1. Definition and legal requirements

An adult in law is any person who has reached their 18th birthday.

Adults with vulnerabilities need to be protected. The law defines adult protection in a very different way to child safeguarding by showing the services and activities which adults with vulnerabilities may receive - and the protection required during the times when they are receiving those service or undergoing those activities. When they are not receiving those services or doing those activities they are technically no longer vulnerable in law.

Rochdale staff are therefore to study and understand this policy and the separate Procedures document and make adjustments to their previous learning. There is now no such thing as a vulnerable adult in law. You may think that an elderly adult or infirm or homeless adult is vulnerable but that has nothing to do with the law. If a crime has been committed against them then the police must be informed. Such acts against adults do not come under safeguarding law any more.

The definition of Regulated Activity for adults defines the activities provided to any adult as those which, if any adult requires them, will mean that the adult will be considered vulnerable at that particular time. 

These activities are (only): 
  • The provision of healthcare, personal care, and/or social work; 
  • Assistance with general household matters and/or in the conduct of the adult’s own affairs; 
  • And/or an adult who is conveyed to, from, or between places, where they receive healthcare, relevant personal care or social work because of their age, illness or disability. 
The national policy is directed by the Department of Health (DoH) and their policy document details in full detail all the aspects which need protection. 

However, it is unlikely that staff members will come across regulated activities for adults as our training role does not cover those aspects – so care for adults at Rochdale Training needs to be based on normal levels of respect and politeness and courtesy.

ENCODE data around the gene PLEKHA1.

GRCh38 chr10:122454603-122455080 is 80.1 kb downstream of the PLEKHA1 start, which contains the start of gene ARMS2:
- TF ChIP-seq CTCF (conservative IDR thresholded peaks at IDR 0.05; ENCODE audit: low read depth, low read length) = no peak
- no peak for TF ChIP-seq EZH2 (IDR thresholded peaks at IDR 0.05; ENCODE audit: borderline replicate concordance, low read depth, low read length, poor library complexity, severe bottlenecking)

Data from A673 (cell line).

Rochdale Training staff are therefore to act with commonsense and care to ensure that all adults are protected from harm.

The key laws and statutory guidance documents are:
  • Safeguarding Vulnerable Groups Act 2006
  • Protection of Freedoms Act 2012
  • DoH adult safeguarding policy
The law requires that professionals and organisations protecting adults need to reflect on the quality of their services and learn from their own practice and that of others. Good practice should be shared so that there is a growing understanding of what works well. Conversely, when things go wrong there needs to be a rigorous, objective analysis of what happened and why, so that important lessons can be learnt and services improved to reduce the risk of future harm to adults. Always refer to your safeguarding officers when in doubt.

2.Safeguarding

Safeguarding Adults is a term which is broader than ‘adult protection’ and relates to the action taken to promote the welfare of adults and protect them from harm. Safeguarding is everyone’s responsibility. 

Harm to an adult in the context of the DoH definition is explained here:

Any person has committed an offence in law if they have:

Harmed an adult through their actions or inaction (relevant conduct). This means a person has done something which may lead to harm or has failed to take action to prevent harm.
If you are aware you must act. You cannot tell an adult that everything will be kept quiet to protect them or person connected to them otherwise the harm or risk of harm may continue.

Harm should be considered in a wider context than just physical and can take numerous forms. 

Types of harm relating to adults (occurring ONLY during those special activities and services listed above) can include (but are not limited to): 
  • Sexual abuse
  • Physical abuse 
  • Psychological abuse
  • Domestic abuse
  • Discriminatory abuse
  • Financial abuse
  • Neglect
Staff working with adults with vulnerabilities must always act in their best interests and ensure they take all reasonable steps to prevent harm to them. Having safeguards in place within an organisation not only protects and promotes the welfare of adults but also it enhances the confidence of staff, volunteers, parents/carers and the general public.

These safeguards should include procedures for dealing with issues of concern or abuse and a safeguarding team headed by a senior safeguarding officer who liaises with the Local Adult Safeguarding Board for Rochdale and the Multi-Agency Safeguarding Hub (MASH) for Greater Manchester.

Abuse outside regulated activity

Striving to Protect Adults

Irrespective of the above constraints on regulated activity, adults shall not receive or come to harm or be placed at risk of harm by any act of neglect, failure to act, inadequate staff training or management or for another reason within our control.

This policy is a statement of intent that demonstrates a commitment to safeguard adults involved in vocational learning or coming into contact with Rochdale Training in any other capacity, from harm.

To understand the detailed procedures and other aspects behind this policy please refer to the separate document:

Rochdale Training – Adult Safeguarding Procedure